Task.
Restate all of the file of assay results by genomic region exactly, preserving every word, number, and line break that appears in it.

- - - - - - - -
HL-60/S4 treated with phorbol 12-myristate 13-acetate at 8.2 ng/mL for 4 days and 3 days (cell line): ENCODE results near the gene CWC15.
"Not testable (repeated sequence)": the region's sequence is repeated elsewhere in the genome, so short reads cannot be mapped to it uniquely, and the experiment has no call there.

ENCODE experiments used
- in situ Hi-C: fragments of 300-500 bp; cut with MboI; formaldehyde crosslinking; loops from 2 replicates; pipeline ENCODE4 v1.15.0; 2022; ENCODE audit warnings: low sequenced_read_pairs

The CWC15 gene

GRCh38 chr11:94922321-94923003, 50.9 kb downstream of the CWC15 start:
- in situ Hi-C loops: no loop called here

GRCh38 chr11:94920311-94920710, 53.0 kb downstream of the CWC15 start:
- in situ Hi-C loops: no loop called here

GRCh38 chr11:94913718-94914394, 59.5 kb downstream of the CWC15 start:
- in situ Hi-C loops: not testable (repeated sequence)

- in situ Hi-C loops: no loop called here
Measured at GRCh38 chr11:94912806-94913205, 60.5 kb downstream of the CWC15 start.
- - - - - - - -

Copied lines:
HL-60/S4 treated with phorbol 12-myristate 13-acetate at 8.2 ng/mL for 4 days and 3 days (cell line): ENCODE results near the gene CWC15.
"Not testable (repeated sequence)": the region's sequence is repeated elsewhere in the genome, so short reads cannot be mapped to it uniquely, and the experiment has no call there.

ENCODE experiments used
- in situ Hi-C: fragments of 300-500 bp; cut with MboI; formaldehyde crosslinking; loops from 2 replicates; pipeline ENCODE4 v1.15.0; 2022; ENCODE audit warnings: low sequenced_read_pairs

The CWC15 gene

GRCh38 chr11:94922321-94923003, 50.9 kb downstream of the CWC15 start:
- in situ Hi-C loops: no loop called here

GRCh38 chr11:94920311-94920710, 53.0 kb downstream of the CWC15 start:
- in situ Hi-C loops: no loop called here

GRCh38 chr11:94913718-94914394, 59.5 kb downstream of the CWC15 start:
- in situ Hi-C loops: not testable (repeated sequence)

- in situ Hi-C loops: no loop called here
Measured at GRCh38 chr11:94912806-94913205, 60.5 kb downstream of the CWC15 start.